USA: FEMA funding to help California fight Tea Fire

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OAKLAND, Ca. -- The U.S. Department of Homeland Security's Federal Emergency Management Agency (FEMA) has authorized the use of federal funds to help California fight the Tea Fire in Santa Barbara County.

The authorization makes FEMA funding available to reimburse 75 percent of the eligible firefighting costs under an approved grant for managing, mitigating and controlling the Tea Fire.

The fire has burned almost 2,000 acres and is at zero percent containment. Seventy structures are confirmed destroyed, with 1,500 homes threatened.

"With this latest wildfire in Santa Barbara County, our commitment to the State of California remains strong," said FEMA Region IX Acting Administrator Karen Armes. "FEMA will continue to support our state and local partners."

There have been 4,500 mandatory evacuations and another 4,500 voluntary evacuations. More than 200 people have registered for an overnight stay at San Marcos High School (capacity of 400) and 800 students remain sheltered in place at Westmont College.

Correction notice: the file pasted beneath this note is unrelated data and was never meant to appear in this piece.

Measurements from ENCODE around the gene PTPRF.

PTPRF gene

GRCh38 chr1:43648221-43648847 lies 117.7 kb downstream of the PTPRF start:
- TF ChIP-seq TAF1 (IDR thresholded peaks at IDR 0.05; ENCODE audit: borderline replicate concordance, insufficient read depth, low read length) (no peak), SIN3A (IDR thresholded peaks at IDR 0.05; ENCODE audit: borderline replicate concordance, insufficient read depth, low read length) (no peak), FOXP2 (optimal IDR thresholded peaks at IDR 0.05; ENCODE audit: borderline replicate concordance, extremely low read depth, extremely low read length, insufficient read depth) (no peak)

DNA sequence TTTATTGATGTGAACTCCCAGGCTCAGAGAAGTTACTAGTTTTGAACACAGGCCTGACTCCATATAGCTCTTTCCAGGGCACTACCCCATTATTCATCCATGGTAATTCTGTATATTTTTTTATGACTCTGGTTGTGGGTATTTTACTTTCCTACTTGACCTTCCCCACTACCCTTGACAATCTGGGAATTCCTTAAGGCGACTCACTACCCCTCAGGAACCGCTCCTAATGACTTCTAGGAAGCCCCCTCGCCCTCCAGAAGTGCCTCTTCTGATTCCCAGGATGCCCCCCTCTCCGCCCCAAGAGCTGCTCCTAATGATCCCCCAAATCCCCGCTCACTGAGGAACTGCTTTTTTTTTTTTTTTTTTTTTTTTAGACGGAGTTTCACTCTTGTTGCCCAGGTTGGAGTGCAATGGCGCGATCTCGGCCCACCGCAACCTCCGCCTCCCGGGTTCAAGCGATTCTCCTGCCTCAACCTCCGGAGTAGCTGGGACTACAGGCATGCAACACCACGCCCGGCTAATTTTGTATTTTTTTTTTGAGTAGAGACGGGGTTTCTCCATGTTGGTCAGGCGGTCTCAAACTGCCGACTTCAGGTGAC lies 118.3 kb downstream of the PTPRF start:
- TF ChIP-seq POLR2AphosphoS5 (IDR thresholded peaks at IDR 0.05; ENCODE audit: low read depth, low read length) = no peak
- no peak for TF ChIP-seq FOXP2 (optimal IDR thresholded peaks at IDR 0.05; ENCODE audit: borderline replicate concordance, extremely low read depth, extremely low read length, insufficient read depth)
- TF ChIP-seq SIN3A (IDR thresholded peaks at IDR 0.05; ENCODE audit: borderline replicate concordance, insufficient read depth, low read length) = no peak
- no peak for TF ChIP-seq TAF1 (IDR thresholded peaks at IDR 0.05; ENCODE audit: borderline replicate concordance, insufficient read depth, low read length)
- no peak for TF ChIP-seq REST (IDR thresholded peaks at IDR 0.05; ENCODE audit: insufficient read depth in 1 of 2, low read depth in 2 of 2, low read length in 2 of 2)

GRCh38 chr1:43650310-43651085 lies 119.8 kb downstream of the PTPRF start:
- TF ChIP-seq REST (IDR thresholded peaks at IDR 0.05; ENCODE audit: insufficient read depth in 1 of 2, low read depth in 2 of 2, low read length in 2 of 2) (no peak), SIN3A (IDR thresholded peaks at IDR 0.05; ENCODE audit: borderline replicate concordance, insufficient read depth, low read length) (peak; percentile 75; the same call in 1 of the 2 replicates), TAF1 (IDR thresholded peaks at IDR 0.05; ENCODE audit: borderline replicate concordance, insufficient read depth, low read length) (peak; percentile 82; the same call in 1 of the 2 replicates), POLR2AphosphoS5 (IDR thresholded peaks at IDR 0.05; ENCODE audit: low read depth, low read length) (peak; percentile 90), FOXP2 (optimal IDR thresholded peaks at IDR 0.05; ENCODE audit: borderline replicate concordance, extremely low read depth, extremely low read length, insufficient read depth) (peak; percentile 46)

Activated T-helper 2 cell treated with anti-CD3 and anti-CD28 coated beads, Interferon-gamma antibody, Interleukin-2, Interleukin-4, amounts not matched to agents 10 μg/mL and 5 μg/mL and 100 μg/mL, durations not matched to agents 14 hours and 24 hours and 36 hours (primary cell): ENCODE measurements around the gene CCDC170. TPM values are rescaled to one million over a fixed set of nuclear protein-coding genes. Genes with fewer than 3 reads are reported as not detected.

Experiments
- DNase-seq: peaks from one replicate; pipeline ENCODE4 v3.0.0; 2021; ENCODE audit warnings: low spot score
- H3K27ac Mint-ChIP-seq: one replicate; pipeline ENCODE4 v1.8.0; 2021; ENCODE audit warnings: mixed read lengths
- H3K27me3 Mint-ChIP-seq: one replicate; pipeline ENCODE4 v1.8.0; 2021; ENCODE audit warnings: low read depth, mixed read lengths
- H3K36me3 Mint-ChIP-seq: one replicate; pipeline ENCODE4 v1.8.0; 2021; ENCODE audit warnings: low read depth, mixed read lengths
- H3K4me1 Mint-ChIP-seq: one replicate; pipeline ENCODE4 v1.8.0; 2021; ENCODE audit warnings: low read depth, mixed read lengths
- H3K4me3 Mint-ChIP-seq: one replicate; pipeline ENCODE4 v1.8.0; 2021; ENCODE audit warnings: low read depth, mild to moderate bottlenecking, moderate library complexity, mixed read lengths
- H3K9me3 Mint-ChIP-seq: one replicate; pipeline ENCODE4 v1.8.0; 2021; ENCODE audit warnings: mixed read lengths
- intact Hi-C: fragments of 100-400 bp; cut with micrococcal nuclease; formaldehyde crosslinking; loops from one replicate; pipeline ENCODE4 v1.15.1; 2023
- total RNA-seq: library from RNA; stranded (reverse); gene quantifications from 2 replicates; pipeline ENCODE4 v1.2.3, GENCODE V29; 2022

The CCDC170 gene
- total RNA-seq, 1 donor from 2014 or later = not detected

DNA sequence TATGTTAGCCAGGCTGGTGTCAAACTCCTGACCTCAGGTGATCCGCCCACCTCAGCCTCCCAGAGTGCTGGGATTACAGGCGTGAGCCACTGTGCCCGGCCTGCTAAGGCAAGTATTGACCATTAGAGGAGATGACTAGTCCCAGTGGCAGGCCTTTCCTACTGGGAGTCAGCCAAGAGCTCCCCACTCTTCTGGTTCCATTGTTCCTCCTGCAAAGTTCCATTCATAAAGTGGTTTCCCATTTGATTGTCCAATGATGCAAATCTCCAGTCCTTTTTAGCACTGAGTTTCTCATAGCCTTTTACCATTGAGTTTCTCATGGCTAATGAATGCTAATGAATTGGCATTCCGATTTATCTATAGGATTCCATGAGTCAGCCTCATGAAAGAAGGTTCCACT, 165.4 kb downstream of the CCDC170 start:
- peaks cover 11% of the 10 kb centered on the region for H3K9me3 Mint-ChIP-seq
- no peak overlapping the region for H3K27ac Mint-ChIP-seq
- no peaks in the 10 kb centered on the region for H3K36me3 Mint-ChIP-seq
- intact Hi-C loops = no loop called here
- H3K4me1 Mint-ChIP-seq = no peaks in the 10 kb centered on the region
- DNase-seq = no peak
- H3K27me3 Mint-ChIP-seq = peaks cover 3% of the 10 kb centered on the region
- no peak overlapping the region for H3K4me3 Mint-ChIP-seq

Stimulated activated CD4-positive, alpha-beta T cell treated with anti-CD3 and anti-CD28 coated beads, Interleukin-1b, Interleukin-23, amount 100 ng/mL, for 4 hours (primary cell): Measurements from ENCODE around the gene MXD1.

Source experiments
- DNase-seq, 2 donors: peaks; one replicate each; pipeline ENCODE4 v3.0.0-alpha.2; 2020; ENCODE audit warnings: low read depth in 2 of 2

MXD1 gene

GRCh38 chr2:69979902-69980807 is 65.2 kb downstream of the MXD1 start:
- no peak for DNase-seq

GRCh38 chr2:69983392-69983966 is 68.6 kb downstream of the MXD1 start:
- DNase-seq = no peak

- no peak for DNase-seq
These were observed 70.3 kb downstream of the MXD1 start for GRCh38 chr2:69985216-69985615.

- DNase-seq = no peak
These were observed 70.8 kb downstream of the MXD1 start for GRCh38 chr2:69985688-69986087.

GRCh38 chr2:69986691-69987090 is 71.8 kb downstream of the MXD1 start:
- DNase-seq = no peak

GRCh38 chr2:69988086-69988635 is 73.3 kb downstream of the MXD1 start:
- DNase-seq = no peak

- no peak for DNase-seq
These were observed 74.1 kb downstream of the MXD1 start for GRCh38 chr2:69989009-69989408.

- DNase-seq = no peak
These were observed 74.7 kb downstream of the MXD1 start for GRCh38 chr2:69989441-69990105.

The President's Disaster Relief Fund provides funding for federal fire management made available by FEMA to assist in fighting fires that threaten to cause a major disaster. Eligible firefighting costs, covered by the grant, must meet a minimum threshold for costs before delivery of assistance. Eligible costs covered by the aid can include expenses for field camps; equipment use, repair and replacement; tools, materials and supplies; and mobilization and demobilization activities.

FEMA coordinates the federal government's role in preparing for, preventing, mitigating the effects of, responding to, and recovering from all domestic disasters, whether natural or man-made, including acts of terror.